The Seductive Allure of Lying about Addiction

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When I was pregnant I did not drink a drop but I did continue to smoke a bit. I had learned that alcohol could hinder brain developemnet in utero and there was no way I would take the chance of getting my babies drunk. I managed however, to talk myself into believing that three cigarettes a day was not dangerous .

I remember my obstetrician telling me that a glass of wine a day would be good for me. She told me that wine was heart healthy and would help me relax while pregnant. She actually said that two or three glasses throughout the day would be fine as long as I wasn’t “one of those people” who couldn’t stop at three.

I knew that I was one of those people who often drank more than I intended so I decided to give it up 100% for the nine months. While I found it pretty easy to give up my wine time for my babies, I refused to let go of the nicotine, and because I felt a bit guilty and unsure about that, I began to lie about my smoking. I went so far as to have my husband provide me with my three or four cigarettes a day so that I wouldn’t have to “out” myself as an irresponsible pregnant lady by buying my own. I was so completely committed to lying and “getting away with it” that I somehow talked myself into believing that if no one saw me buy the cigarettes or smoke the cigarettes I wasn’t actually really a smoker.

puppet with long nose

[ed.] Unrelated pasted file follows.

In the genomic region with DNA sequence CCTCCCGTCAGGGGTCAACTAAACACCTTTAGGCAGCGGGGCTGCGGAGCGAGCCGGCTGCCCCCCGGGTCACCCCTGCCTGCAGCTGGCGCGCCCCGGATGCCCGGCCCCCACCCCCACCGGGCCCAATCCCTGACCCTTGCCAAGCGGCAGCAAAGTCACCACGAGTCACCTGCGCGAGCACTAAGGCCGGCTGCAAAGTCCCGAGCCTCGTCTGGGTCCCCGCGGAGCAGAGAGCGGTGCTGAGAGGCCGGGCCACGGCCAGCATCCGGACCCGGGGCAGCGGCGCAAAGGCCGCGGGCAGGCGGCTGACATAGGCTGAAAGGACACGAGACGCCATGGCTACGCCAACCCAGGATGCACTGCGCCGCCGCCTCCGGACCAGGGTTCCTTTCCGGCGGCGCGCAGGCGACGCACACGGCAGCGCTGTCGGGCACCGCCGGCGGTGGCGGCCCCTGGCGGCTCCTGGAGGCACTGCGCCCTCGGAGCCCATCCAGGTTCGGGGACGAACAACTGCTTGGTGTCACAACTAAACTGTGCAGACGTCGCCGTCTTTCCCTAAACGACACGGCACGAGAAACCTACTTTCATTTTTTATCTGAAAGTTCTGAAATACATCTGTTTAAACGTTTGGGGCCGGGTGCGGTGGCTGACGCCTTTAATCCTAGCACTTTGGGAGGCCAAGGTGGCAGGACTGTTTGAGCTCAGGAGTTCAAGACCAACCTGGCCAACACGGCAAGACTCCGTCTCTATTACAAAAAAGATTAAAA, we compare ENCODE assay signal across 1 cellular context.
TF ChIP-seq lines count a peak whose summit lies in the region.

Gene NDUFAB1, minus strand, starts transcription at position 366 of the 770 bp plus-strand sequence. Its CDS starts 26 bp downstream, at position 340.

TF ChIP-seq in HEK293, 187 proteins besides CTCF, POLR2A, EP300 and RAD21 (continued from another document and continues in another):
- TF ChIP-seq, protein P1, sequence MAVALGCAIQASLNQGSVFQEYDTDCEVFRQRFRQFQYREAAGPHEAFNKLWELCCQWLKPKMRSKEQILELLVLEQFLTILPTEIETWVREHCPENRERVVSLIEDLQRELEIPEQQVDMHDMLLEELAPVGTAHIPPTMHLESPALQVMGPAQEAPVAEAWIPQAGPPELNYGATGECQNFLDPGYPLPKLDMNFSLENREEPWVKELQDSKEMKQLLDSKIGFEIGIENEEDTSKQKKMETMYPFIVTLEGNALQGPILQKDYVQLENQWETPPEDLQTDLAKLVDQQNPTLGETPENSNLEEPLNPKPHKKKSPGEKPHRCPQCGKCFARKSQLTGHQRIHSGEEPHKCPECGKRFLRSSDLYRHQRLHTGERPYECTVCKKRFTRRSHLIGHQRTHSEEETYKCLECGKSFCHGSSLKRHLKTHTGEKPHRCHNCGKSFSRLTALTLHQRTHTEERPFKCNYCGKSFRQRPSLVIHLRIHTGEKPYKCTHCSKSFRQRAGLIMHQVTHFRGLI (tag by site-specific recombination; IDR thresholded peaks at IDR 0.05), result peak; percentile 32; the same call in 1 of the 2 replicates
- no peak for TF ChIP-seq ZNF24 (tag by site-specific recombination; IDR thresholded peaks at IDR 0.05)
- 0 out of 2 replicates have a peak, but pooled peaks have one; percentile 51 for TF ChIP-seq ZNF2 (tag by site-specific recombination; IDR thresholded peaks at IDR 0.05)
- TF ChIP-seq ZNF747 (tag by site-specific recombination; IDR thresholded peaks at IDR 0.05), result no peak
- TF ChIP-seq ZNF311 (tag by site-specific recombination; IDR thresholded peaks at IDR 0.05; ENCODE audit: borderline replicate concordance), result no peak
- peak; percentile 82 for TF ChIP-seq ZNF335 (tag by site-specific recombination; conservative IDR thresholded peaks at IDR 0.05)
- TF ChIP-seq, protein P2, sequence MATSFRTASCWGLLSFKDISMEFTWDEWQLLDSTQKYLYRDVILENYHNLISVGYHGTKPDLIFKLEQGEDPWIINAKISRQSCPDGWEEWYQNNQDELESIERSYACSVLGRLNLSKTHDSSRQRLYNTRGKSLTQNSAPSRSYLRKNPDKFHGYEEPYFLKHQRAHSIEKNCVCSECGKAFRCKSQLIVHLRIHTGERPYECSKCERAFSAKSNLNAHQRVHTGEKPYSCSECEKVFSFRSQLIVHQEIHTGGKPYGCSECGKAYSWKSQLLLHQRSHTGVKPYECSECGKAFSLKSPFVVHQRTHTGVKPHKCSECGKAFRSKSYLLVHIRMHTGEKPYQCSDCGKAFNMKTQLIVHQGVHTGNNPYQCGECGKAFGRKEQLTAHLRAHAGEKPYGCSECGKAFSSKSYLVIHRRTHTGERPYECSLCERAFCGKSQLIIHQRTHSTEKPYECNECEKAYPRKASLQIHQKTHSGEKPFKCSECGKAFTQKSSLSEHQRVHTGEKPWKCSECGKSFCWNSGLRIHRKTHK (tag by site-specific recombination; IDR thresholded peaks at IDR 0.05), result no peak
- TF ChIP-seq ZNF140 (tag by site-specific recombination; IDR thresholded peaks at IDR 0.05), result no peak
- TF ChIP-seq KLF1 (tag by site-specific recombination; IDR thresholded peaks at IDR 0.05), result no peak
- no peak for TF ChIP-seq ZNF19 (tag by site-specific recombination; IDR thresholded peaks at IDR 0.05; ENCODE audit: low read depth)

Once I started pretending not to be a smoker I became very good at hiding and continued on that way for 17 years. I became an excellent liar I’m afraid. I could NOT smoke in front of people eventually and the guilt and shame were all tied up with the addiction. When I finally quit smoking about two years ago my 17-year-old daughter told me that she had not smelled it on me since the last time she’d caught me smoking a few years before. I had gotten so good at hiding my guilty secret that even the people I hugged and kissed every day didn’t know I was smoking on the sly.

The thing about lying and addiction is that the relationship with the drug you’re addicted to becomes even more exciting and intimate as you get deeper into the lie.

I remember when Lord of the Rings came out 10 odd years ago, sitting on the couch with my supersize glass of wine, having just come in from the garage where I smoked, watching Gollum and his ring ….. “my Precious ” …. I remember exactly where I was sitting, the wine was red, I was curled up with my feet tucked under my butt and I remember watching Gollum thinking …. ” Ohhh noooo, please .. no … That’s me”

Lying to yourself and lying to the people you love about the drink or drugs keeps you down deep in the hole of addiction. When I was ” pretending” not to smoke, and pretending not to open that second bottle of wine a night, the pretending was almost as addictive to my brain as the alcohol and nicotine. Eventually the dopamine hit from the successful lie, from “getting away with it”, becomes almost as powerful as the dopamine hit from the drug.

Hiding away. Me and my bottle. Me and my smokes. My precious.

Honesty with myself and honesty with my family and friends is something that has been coming back little by little over these past four years of sobriety. Gentle waves of growth. Stepping stones toward self-respect and self-love and self-realization. And now when I catch myself in that sort of delicious anticipation of “getting away with something” that I know I shouldn’t be doing I’m able to reign it in pretty quickly.

I retired from a long and illustrious drinking career. That’s where finally growing up began for me. Like Pinocchio that growth started with learning not to lie.

Today I will not drink.

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